739 F2d 137 United States v. Litman

739 F.2d 137

UNITED STATES of America, Appellant,
Mitchell Bernard LITMAN, Appellee.

No. 81-5125.

United States Court of Appeals,
Fourth Circuit.

Argued Dec. 5, 1983.
Decided July 10, 1984.

James P. Ulwick, Asst. U.S. Atty., Baltimore, Md. (J. Frederick Motz, U.S. Atty., Stephen J. Immelt, Asst. U.S. Atty., Baltimore, Md., on brief), for appellant.

Arthur I. Messinger, Annapolis, Md. (Selig Solomon, Solomon & Messinger, Annapolis, Md., on brief), for appellee.

Before WINTER, Chief Judge, RUSSELL, WIDENER, HALL, PHILLIPS, MURNAGHAN, SPROUSE, ERVIN and CHAPMAN, Circuit Judges, sitting en banc.

WIDENER, Circuit Judge:


In January 1981, the defendant Litman was arrested and later indicted for conspiracy to distribute cocaine and possession of cocaine with intent to distribute. The defendant moved to suppress evidence discovered in the search of a shoulderbag that he was carrying when he was arrested. The district court granted the defendant's motion, and the government appeals. We reverse.


On the morning of January 16, 1981, an undercover agent of the Drug Enforcement Administration arranged through an intermediary to buy five ounces of cocaine from the defendant. The agent was told that at 1:00 p.m. the defendant would arrive at a certain hotel room with the cocaine. Three other agents went to the hotel room to await the defendant's arrival. At about 1:40 p.m. there was a knock on the door, and the agents admitted the defendant. The defendant, who was carrying a shoulderbag and a shopping bag containing a visible set of scales such as those used in narcotics transactions, immediately was placed under arrest. He was told to drop both bags and place his hands against the wall. Two of the agents pointed their pistols at the defendant while the third frisked him. Following the frisk, one of the agents holstered his pistol and searched both bags. Cocaine was found in the shoulderbag, and the scales, of course, were in the shopping bag.


Although the agents did not have a warrant to search the shoulderbag, the government asserts that the search was valid as a search incident to arrest.1 The district court found that during the arrest the shoulderbag was within the defendant's reach. Nevertheless, the court held that the warrantless search could not be justified as a search incident to arrest because, at the time of the search, the bag was within the agent's exclusive control. Citing the Supreme Court's decision in United States v. Chadwick, 433 U.S. 1, 97 S.Ct. 2476, 53 L.Ed.2d 538 (1977), the court reasoned that, once the bag was in the agent's exclusive control, no exigency existed to justify the warrantless search.2 At the time the district court rendered its opinion, the circuits were divided as to the scope of the exception to the warrant requirement for a search incident to arrest. Compare United States v. Garcia, 605 F.2d 349 (7th Cir.1979) (suitcase carried by arrestee subject to search), cert. denied, 446 U.S. 984, 100 S.Ct. 2966, 64 L.Ed.2d 841 (1980), with United States v. Benson, 631 F.2d 1336 (8th Cir.1980) (tote bag carried by arrestee not subject to search), vacated and remanded for further consideration in light of New York v. Belton, 453 U.S. 918, 101 S.Ct. 3153, 69 L.Ed.2d 1001 (1981). Some of that division, however, has been resolved by the decision in New York v. Belton, 453 U.S. 454, 101 S.Ct. 2860, 69 L.Ed.2d 768 (1981), which was handed down following the suppression ruling appealed from here. The defendant in Belton was a passenger in a car that was pulled over for speeding. The policeman smelled marijuana in the car, and consequently he told the four occupants to get out of the car, and placed them under arrest. After separating the occupants and reading them Miranda warnings, he searched the car's passenger compartment. In the back seat the officer found a jacket belonging to the defendant, and upon searching the jacket found cocaine in one of the pockets.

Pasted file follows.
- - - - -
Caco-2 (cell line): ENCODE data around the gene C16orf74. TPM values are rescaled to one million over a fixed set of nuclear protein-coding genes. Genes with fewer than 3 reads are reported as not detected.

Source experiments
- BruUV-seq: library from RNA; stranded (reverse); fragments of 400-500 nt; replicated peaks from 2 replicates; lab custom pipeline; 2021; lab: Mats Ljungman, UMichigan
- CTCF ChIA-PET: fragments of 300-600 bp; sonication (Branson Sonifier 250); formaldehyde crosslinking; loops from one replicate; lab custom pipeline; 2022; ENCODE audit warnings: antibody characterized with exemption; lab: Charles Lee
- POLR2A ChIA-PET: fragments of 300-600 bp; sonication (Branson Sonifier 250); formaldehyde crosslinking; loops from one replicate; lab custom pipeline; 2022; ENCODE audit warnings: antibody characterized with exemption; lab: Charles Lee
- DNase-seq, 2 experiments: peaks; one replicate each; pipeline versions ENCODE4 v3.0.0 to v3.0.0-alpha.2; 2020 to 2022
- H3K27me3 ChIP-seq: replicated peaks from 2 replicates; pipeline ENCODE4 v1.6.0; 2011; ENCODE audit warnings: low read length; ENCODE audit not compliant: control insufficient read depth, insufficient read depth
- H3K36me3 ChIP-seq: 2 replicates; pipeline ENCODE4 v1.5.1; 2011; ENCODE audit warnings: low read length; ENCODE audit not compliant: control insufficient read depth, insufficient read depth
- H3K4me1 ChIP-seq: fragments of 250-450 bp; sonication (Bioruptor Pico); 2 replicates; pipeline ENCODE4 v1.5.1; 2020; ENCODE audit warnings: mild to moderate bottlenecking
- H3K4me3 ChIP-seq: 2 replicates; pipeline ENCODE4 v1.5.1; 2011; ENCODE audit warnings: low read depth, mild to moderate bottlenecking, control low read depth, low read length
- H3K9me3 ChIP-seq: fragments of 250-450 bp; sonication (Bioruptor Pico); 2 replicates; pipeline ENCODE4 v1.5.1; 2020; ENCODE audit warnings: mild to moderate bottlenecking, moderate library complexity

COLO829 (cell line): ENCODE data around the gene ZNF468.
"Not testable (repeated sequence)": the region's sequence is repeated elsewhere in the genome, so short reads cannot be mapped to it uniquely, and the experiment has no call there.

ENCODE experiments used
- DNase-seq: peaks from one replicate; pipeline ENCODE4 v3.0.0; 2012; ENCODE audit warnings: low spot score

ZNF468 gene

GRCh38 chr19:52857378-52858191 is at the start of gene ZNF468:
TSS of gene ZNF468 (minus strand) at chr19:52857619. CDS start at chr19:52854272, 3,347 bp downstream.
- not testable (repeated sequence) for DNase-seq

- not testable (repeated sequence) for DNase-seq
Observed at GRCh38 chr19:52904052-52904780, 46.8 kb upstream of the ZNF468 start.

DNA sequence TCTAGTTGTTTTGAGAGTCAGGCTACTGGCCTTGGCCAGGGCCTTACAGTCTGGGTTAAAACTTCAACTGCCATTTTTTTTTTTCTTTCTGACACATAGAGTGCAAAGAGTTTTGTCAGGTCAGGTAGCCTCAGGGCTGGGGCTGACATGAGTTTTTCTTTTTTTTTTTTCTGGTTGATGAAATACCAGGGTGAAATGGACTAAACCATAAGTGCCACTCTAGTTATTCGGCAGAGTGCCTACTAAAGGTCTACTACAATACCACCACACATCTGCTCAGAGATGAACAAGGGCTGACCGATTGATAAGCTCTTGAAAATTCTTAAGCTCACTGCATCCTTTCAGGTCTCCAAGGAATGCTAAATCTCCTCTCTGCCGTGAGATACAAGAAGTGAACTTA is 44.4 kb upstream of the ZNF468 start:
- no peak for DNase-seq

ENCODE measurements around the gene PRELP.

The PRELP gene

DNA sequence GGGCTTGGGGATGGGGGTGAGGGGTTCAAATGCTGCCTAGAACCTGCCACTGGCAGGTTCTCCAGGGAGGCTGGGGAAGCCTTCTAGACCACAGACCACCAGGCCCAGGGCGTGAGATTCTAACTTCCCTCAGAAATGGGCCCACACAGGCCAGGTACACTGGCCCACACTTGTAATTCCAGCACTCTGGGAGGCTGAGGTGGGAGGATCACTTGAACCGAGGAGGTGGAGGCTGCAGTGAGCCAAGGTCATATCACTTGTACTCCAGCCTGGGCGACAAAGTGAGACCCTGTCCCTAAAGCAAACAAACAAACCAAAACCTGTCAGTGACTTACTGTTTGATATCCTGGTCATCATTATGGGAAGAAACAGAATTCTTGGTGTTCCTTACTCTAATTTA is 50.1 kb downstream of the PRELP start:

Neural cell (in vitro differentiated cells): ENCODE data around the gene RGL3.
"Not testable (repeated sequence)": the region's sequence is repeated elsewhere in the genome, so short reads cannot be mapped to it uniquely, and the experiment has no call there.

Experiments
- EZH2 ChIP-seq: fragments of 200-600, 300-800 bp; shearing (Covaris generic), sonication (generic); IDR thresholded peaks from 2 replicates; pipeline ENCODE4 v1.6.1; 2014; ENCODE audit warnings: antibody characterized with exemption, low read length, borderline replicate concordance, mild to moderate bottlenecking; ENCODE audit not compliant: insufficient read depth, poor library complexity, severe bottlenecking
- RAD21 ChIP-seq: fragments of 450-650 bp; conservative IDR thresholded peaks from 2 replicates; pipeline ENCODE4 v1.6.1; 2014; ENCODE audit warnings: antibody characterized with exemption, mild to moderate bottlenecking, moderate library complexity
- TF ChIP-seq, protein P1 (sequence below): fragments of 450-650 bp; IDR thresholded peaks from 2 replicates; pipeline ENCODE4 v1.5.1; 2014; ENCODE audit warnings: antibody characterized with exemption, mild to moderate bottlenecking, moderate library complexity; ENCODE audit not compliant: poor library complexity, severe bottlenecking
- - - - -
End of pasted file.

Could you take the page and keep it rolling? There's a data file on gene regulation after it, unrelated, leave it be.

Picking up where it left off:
The Court held that the warrantless search of the jacket was valid as a search incident to arrest.3 453 U.S. at 462-63, 101 S.Ct. at 2865-66. It reasoned that articles within an automobile's passenger compartment are within the area into which a passenger might reach to seize a weapon or item of evidence. Therefore, a warrantless search of such articles conducted contemporaneously with the arrest of the automobile's passengers is valid under the standards set forth in Chimel v. California, 395 U.S. 752, 89 S.Ct. 2034, 23 L.Ed.2d 685 (1969). In order to make a rule easily understood the Court held that when there has been a lawful custodial arrest of an occupant of an automobile, the officer making the arrest may, contemporaneously with the arrest, search the passenger compartment thereof, including containers found in it. Id. 453 U.S. at 460, 101 S.Ct. at 2864.